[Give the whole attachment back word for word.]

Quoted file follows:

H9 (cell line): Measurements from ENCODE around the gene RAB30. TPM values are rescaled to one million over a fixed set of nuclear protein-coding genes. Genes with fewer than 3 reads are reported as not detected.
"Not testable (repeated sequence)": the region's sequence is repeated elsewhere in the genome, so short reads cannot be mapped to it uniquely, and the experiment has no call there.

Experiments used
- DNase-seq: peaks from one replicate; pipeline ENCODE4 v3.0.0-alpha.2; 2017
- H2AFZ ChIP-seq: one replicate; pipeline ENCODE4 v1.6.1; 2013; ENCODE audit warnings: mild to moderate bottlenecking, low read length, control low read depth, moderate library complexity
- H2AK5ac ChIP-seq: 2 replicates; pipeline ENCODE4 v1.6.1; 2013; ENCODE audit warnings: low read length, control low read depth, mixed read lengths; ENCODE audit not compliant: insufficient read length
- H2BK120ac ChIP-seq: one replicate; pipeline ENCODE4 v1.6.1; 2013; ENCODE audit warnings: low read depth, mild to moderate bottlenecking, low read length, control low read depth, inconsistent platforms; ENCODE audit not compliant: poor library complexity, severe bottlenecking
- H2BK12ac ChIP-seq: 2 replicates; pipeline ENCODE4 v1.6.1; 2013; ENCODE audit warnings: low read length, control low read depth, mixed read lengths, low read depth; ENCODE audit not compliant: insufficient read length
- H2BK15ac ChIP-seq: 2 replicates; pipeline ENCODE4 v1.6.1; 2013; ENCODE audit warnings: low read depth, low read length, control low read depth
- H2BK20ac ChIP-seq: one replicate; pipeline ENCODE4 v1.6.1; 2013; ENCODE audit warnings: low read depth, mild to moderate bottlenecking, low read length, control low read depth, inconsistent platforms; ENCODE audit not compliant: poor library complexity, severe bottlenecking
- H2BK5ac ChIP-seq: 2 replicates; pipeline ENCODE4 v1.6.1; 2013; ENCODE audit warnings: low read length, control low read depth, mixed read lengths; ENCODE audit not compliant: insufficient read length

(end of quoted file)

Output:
H9 (cell line): Measurements from ENCODE around the gene RAB30. TPM values are rescaled to one million over a fixed set of nuclear protein-coding genes. Genes with fewer than 3 reads are reported as not detected.
"Not testable (repeated sequence)": the region's sequence is repeated elsewhere in the genome, so short reads cannot be mapped to it uniquely, and the experiment has no call there.

Experiments used
- DNase-seq: peaks from one replicate; pipeline ENCODE4 v3.0.0-alpha.2; 2017
- H2AFZ ChIP-seq: one replicate; pipeline ENCODE4 v1.6.1; 2013; ENCODE audit warnings: mild to moderate bottlenecking, low read length, control low read depth, moderate library complexity
- H2AK5ac ChIP-seq: 2 replicates; pipeline ENCODE4 v1.6.1; 2013; ENCODE audit warnings: low read length, control low read depth, mixed read lengths; ENCODE audit not compliant: insufficient read length
- H2BK120ac ChIP-seq: one replicate; pipeline ENCODE4 v1.6.1; 2013; ENCODE audit warnings: low read depth, mild to moderate bottlenecking, low read length, control low read depth, inconsistent platforms; ENCODE audit not compliant: poor library complexity, severe bottlenecking
- H2BK12ac ChIP-seq: 2 replicates; pipeline ENCODE4 v1.6.1; 2013; ENCODE audit warnings: low read length, control low read depth, mixed read lengths, low read depth; ENCODE audit not compliant: insufficient read length
- H2BK15ac ChIP-seq: 2 replicates; pipeline ENCODE4 v1.6.1; 2013; ENCODE audit warnings: low read depth, low read length, control low read depth
- H2BK20ac ChIP-seq: one replicate; pipeline ENCODE4 v1.6.1; 2013; ENCODE audit warnings: low read depth, mild to moderate bottlenecking, low read length, control low read depth, inconsistent platforms; ENCODE audit not compliant: poor library complexity, severe bottlenecking
- H2BK5ac ChIP-seq: 2 replicates; pipeline ENCODE4 v1.6.1; 2013; ENCODE audit warnings: low read length, control low read depth, mixed read lengths; ENCODE audit not compliant: insufficient read length